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Investor Update for August 2022

Reading the Recession Tea Leaves

When it comes to predicting recessions, there are many ways to read the tea leaves and come to a view on the future. We like the following chart which plots energy and food inflation versus the economic cycle.

The point of the chart is that the spike in energy and food costs cause such meaningful demand destruction, that as a result the economy is pushed into contraction. A review of year-to-date performance by sector reinforces this point… usually when energy is doing well (and it is doing very very well), the rest of the economy is struggling.

Reading the Recession Tea Leaves

On average, markets have historically experienced earnings downgrades of around 15% during more cyclical recessions. This excludes the more structural recessions such as during the GFC when bank profitability evaporated. With banks far better capitalised this time around, should our read of the tea leaves prove prescient we see no reason that earnings downgrades shouldn’t approach historic averages.

Factset reported this week that earnings downgrades in the US are currently running at -5.5% off their peak, so if history is any guide, it seems reasonable to assume there is another 10% of downside still to come. Combined with a hawkish Fed where multiples are more likely to be below average than above, it’s not difficult to envisage a 15-20% pullback as the recessionary storm clouds peak.

What works during a Recession

Studies have shown that within equities, businesses with strong balance sheets, more stable margins, and higher levels of profitability have consistently outperformed during economic slowdowns. This makes intuitive sense as markets focus more on what can go wrong vs what can go right, and the flight to Quality takes hold.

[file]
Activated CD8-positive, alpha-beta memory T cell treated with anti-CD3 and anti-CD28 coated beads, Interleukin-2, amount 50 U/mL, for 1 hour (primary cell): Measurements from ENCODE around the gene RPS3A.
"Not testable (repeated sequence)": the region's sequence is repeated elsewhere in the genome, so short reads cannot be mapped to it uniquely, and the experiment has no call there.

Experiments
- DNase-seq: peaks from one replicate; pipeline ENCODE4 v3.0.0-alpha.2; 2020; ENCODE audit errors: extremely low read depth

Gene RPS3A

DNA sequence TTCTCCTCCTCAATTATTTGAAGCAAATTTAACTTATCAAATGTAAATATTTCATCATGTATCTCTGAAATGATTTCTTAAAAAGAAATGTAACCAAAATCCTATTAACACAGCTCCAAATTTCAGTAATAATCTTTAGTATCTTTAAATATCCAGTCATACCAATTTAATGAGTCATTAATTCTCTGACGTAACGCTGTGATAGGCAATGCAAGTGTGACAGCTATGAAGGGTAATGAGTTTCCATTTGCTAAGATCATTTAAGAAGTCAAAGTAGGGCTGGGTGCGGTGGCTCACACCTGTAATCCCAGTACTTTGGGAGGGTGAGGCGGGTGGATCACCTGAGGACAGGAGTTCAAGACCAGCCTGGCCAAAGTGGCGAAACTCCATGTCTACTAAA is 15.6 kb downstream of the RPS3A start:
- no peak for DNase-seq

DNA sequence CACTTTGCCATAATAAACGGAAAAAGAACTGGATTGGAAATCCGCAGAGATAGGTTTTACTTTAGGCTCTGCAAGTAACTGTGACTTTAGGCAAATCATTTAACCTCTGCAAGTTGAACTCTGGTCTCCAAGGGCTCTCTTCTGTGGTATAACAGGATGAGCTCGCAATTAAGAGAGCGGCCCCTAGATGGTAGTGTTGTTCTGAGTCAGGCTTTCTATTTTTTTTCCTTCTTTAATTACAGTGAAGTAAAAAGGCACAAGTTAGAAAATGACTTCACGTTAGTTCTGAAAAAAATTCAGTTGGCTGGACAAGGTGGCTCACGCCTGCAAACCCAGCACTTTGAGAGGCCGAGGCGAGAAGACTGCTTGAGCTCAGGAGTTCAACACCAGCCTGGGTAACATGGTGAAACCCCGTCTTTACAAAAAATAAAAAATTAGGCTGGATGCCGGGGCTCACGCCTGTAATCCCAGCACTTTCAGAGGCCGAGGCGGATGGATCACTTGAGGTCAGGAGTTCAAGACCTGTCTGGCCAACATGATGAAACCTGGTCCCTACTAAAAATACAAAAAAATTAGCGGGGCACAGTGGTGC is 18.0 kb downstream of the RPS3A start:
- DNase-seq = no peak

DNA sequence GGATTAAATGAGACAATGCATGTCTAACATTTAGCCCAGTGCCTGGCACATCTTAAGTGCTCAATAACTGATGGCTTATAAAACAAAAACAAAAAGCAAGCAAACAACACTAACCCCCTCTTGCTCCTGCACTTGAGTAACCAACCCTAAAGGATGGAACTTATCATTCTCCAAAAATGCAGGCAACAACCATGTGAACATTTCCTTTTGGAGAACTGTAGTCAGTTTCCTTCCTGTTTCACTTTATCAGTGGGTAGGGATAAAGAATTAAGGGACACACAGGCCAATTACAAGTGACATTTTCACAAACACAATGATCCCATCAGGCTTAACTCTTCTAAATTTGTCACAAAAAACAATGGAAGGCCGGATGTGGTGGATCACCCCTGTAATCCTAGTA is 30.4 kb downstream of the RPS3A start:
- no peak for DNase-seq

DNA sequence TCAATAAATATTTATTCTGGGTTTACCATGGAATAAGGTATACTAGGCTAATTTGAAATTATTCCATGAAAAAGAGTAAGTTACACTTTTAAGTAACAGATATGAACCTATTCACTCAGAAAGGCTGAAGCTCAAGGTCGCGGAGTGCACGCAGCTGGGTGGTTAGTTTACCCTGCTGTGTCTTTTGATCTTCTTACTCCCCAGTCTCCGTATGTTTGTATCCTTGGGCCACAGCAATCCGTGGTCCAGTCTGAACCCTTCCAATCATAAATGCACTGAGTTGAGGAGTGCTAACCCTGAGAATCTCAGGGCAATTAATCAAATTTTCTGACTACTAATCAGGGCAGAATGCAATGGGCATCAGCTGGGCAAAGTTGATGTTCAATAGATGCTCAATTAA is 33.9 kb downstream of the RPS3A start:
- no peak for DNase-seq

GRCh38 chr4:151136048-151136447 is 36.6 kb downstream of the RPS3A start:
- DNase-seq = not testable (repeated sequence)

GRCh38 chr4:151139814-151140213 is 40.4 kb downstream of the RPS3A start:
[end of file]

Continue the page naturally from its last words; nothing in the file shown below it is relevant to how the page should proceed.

Dividends and income strategies have also fared well and our own research has shown that systematic income producing Overlay strategies have also consistently weathered economic slowdowns better than the broader market.

In the chart below we plot the relative value add of Quality shares, plus returns from Overlay strategies, during periods when economic slowdowns start to bite.

Source: Wheelhouse, Bloomberg. Economic slowdown defined as when ISM Index meaningfully falls below 50 (contraction) before bottoming. Quality outperformance is the difference between MSCI Quality Index and MSCI World Index, in USD. Overlay outperformance is the average of BXM and PUT Overwrite Indexes vs S&P500 TR Index.

In nearly all economic contractions, both Quality and Overlays worked together to meaningfully preserve capital (we have written further on why Overlays were less defensive during Covid and the role of tail hedging). 

While over the past year Quality has underperformed the market (and has been a drag on our Global fund returns), it seems clear that with the limited earnings downgrades a genuine economic slowdown has yet to be priced. Thus far in 2022, most of the equity market downside has come from more hawkish macro policy and resultant PE de-rating. However, should economic conditions continue to deteriorate from here and earnings revisions accelerate, then it seems reasonable that a flight to Quality would once again bear fruit for defensively minded investors.